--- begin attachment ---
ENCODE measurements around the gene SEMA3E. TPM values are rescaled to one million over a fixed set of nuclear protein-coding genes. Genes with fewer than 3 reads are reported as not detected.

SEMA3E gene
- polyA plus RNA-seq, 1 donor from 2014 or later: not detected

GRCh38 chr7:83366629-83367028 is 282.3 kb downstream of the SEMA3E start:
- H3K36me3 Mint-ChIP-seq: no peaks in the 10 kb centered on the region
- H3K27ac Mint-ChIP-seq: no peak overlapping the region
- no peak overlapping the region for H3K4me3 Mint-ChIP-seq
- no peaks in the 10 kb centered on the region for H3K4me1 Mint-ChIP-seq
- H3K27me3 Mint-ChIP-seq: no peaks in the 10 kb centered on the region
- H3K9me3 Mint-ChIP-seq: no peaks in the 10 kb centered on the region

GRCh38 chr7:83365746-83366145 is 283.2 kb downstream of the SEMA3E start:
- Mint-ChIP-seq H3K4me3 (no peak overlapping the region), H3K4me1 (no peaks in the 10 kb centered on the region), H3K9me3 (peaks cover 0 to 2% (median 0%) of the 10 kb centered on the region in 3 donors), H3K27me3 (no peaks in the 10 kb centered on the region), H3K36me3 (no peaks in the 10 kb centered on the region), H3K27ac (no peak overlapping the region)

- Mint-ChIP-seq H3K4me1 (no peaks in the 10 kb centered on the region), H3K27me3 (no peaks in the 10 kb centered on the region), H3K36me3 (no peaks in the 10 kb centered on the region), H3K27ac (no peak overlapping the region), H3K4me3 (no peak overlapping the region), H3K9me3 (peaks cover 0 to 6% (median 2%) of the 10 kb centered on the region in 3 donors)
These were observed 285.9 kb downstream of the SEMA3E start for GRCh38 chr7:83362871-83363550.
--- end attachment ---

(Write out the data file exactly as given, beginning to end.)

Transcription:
ENCODE measurements around the gene SEMA3E. TPM values are rescaled to one million over a fixed set of nuclear protein-coding genes. Genes with fewer than 3 reads are reported as not detected.

SEMA3E gene
- polyA plus RNA-seq, 1 donor from 2014 or later: not detected

GRCh38 chr7:83366629-83367028 is 282.3 kb downstream of the SEMA3E start:
- H3K36me3 Mint-ChIP-seq: no peaks in the 10 kb centered on the region
- H3K27ac Mint-ChIP-seq: no peak overlapping the region
- no peak overlapping the region for H3K4me3 Mint-ChIP-seq
- no peaks in the 10 kb centered on the region for H3K4me1 Mint-ChIP-seq
- H3K27me3 Mint-ChIP-seq: no peaks in the 10 kb centered on the region
- H3K9me3 Mint-ChIP-seq: no peaks in the 10 kb centered on the region

GRCh38 chr7:83365746-83366145 is 283.2 kb downstream of the SEMA3E start:
- Mint-ChIP-seq H3K4me3 (no peak overlapping the region), H3K4me1 (no peaks in the 10 kb centered on the region), H3K9me3 (peaks cover 0 to 2% (median 0%) of the 10 kb centered on the region in 3 donors), H3K27me3 (no peaks in the 10 kb centered on the region), H3K36me3 (no peaks in the 10 kb centered on the region), H3K27ac (no peak overlapping the region)

- Mint-ChIP-seq H3K4me1 (no peaks in the 10 kb centered on the region), H3K27me3 (no peaks in the 10 kb centered on the region), H3K36me3 (no peaks in the 10 kb centered on the region), H3K27ac (no peak overlapping the region), H3K4me3 (no peak overlapping the region), H3K9me3 (peaks cover 0 to 6% (median 2%) of the 10 kb centered on the region in 3 donors)
These were observed 285.9 kb downstream of the SEMA3E start for GRCh38 chr7:83362871-83363550.